The presence of antiphospholipid antibodies in patients with APS and those who are aPL positive can increase the risk of developing a thrombosis (blood clot) in a vein or artery, as seen above. Without treatment, patients often experience repeated clots which can disturb blood flow to important organs, impairing their ability to function.

Whereas blood thinners focus on the prevention of thrombosis in aPL positive patients, the statins have the potential to modify the immune response itself and decrease both the vascular wall signals as well as inflammation proteins/cells that are involved in blood clot formation.

An immunomodulatory approach with a statin for the treatment of APS could result not only in preventing symptoms, but would be ideal particularly for patients who experience complications with blood thinners, as well as those who get blood clots despite the blood thinners.

Dr. Erkan, who is the Associate Physician­Scientist at the Barbara Volcker Center, is the lead site investigator for the study at HSS, where 30 patients will participate in the clinical trial. He and Dr. Lockshin, who is the Director of the Barbara Volcker Center, are recruiting four classes of patients for this study: patients with lupus and APS, patients with APS alone, patients with lupus who are aPL positive, and patients who are aPL positive but do not have lupus.

Participants will take fluvastatin, which is a particular statin, daily for three months and their blood will be monitored once a month. After three months, the medication will be discontinued, but patients will continue to have their blood monitored for three more months. This study is designed to allow researchers to observe the effects that the medication has on the antibodies.

“After three months of therapy, our goal is to show that the inflammatory markers go down,” says Dr. Erkan. “And after three more months, our goal is to determine if a direct causal relationship exists between the drug and the markers.”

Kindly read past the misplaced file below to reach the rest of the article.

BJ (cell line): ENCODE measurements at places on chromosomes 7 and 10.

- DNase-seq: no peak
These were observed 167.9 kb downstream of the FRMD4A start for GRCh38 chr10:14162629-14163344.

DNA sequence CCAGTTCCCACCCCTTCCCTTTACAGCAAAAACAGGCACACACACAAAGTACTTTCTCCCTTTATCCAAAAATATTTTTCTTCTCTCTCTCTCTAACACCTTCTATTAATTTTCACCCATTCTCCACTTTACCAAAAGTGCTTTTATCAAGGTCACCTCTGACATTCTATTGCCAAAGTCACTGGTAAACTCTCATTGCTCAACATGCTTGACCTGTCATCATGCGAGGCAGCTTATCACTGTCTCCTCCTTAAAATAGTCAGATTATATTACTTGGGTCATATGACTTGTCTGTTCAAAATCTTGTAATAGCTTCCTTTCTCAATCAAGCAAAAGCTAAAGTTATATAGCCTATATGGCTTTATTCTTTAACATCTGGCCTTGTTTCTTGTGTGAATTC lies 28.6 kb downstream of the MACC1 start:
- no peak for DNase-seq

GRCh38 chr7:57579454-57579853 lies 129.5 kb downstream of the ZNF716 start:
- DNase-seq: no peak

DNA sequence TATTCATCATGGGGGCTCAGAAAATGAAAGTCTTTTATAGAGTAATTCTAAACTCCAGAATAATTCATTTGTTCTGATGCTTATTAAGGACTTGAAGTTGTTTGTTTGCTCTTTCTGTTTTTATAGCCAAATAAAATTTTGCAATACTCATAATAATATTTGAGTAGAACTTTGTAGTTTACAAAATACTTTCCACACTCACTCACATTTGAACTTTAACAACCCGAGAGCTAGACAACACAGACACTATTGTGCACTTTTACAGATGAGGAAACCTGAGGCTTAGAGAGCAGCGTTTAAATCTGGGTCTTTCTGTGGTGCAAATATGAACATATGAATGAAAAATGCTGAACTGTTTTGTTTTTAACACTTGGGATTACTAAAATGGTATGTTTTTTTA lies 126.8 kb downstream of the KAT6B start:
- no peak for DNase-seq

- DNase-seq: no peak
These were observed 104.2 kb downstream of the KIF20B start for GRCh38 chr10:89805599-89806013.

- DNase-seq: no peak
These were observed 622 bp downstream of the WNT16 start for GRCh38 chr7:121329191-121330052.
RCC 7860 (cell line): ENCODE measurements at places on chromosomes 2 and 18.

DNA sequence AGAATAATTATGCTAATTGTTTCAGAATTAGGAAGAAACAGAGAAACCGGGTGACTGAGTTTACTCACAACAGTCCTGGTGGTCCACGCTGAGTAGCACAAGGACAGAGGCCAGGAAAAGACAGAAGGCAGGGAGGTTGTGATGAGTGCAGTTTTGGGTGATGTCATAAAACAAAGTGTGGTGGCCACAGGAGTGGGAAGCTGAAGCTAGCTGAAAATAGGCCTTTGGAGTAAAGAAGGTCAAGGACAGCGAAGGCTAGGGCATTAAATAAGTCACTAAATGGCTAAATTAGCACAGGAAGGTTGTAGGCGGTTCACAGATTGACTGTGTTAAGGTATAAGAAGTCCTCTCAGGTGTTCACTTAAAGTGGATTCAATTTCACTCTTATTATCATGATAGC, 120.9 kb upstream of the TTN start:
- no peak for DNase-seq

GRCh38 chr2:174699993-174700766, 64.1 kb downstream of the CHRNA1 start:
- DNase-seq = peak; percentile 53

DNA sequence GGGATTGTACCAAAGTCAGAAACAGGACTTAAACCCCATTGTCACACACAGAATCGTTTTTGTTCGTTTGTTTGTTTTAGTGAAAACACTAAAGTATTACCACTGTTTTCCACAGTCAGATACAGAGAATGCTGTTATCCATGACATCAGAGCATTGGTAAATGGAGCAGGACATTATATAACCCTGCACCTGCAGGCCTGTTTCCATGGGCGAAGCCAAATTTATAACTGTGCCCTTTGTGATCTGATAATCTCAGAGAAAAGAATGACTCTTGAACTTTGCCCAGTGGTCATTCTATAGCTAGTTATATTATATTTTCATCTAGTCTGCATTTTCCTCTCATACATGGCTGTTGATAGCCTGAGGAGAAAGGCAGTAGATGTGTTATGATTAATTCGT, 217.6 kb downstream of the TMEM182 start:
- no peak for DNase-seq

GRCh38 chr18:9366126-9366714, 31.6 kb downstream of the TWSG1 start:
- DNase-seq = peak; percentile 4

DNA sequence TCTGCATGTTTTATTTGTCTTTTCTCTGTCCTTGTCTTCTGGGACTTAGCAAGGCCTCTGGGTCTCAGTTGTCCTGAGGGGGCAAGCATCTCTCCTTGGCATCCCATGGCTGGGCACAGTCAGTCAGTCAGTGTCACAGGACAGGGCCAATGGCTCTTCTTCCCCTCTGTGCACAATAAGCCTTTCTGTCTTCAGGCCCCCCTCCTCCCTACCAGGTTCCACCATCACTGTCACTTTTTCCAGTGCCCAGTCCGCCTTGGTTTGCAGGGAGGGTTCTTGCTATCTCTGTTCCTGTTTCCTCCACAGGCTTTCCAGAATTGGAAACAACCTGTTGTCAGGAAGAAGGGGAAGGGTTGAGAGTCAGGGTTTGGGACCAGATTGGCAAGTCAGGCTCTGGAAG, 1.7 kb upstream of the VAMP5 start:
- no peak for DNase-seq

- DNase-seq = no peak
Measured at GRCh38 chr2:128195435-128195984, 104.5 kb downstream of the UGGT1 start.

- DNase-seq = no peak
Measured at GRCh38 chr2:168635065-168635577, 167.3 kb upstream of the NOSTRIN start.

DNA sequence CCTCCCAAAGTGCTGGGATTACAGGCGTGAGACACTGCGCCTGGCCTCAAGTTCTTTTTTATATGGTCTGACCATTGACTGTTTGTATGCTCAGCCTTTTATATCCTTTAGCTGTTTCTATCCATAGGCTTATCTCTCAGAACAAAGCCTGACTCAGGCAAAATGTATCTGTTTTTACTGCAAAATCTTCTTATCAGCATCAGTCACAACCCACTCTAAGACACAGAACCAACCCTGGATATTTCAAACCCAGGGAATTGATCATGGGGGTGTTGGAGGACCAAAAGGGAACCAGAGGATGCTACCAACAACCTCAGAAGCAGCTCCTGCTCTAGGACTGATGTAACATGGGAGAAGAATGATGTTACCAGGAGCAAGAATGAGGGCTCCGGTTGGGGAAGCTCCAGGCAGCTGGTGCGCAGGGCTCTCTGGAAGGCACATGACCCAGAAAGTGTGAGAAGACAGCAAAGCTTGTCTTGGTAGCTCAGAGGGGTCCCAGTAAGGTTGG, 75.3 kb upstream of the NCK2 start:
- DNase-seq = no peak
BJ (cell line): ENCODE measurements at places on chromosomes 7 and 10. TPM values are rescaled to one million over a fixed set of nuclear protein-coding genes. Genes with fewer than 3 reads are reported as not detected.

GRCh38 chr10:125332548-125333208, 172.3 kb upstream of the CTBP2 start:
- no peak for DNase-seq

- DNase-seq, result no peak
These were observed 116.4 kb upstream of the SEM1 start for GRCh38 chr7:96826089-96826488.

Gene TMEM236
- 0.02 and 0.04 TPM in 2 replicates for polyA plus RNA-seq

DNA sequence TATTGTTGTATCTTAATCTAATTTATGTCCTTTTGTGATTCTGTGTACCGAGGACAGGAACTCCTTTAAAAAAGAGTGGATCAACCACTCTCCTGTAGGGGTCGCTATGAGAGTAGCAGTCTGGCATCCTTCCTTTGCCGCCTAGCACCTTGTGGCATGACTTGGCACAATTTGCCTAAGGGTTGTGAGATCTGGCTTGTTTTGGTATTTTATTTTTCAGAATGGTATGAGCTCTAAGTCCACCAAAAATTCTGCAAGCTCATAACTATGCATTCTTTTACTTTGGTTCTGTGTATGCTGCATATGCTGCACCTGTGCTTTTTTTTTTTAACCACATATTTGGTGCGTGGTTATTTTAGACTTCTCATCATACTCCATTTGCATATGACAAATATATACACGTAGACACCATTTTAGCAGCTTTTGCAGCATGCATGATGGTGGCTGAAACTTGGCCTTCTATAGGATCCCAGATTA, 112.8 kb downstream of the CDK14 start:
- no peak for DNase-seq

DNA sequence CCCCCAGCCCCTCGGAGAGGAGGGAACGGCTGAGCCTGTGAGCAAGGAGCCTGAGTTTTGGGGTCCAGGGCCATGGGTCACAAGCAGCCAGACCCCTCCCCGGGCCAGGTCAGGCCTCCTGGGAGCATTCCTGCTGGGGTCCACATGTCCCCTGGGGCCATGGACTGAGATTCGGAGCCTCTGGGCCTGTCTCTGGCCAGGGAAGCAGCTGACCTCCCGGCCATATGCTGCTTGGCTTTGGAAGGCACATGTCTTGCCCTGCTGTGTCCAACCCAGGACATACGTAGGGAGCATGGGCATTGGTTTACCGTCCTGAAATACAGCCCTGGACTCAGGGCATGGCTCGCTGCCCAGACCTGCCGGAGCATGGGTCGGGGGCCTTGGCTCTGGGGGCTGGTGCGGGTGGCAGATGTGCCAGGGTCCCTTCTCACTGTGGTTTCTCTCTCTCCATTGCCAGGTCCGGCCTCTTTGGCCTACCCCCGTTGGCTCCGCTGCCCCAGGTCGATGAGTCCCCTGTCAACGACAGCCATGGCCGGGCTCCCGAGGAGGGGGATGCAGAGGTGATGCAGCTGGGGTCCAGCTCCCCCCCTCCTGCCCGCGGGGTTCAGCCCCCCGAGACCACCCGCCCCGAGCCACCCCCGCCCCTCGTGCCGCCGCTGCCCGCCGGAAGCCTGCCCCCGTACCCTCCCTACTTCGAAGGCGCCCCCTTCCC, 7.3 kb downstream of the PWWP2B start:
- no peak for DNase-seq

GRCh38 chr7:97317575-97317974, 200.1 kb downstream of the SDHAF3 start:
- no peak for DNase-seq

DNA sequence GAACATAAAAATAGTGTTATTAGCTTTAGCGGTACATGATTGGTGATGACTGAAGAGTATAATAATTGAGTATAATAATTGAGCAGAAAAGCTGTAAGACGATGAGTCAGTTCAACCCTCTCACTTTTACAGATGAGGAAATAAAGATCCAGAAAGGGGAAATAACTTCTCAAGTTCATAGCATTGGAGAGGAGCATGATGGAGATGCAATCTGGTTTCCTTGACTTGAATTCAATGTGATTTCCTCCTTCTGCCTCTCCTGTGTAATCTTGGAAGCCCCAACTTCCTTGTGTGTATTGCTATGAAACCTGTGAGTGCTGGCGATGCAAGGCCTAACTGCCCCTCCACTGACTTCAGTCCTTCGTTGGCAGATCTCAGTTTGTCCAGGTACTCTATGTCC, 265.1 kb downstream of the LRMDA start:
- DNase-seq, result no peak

Rituximab in Antiphospholipid Syndrome

While some aPL positive patients may not exhibit any symptoms, others may experience clinical problems that are resistant to anticoagulants. These clinical manifestations include low platelet count, anemia, heart valve disease, skin ulcers, kidney small vessel clots, and memory problems. Drs. Erkan and Lockshin are also currently conducting a pilot study to evaluate whether an infusion drug called rituximab, approved for treatment of non­Hodgkin’s B­cell lymphoma and for certain patients with rheumatoid arthritis, will reduce the signs and symptoms of these aPL­related clinical problems.

“In the simplest terms, rituximab inhibits B­cells, and B­cells are the cells that create autoantibodies,” says Dr. Erkan. “The idea is that if we can inhibit B cells, we can decrease the antibodies.”

The 20 patients participating in the study will receive two intravenous doses of rituximab, and will be followed for six months for serial aPL monitoring as well as clinical outcomes. “Current treatments available for this syndrome are neither simple nor satisfactory,” says Dr. Lockshin. “We hope to define new principles of treatment that will improve the lives of our patients.”

The Barbara Volcker Center is the first of its kind in the United States, bringing together scientists, rheumatologists, orthopedists, endocrinologists, and obstetrician/gynecologists under one umbrella. This multidisciplinary approach enables women with conditions such as APS and lupus to get the best medical care by a team of appropriate advisors.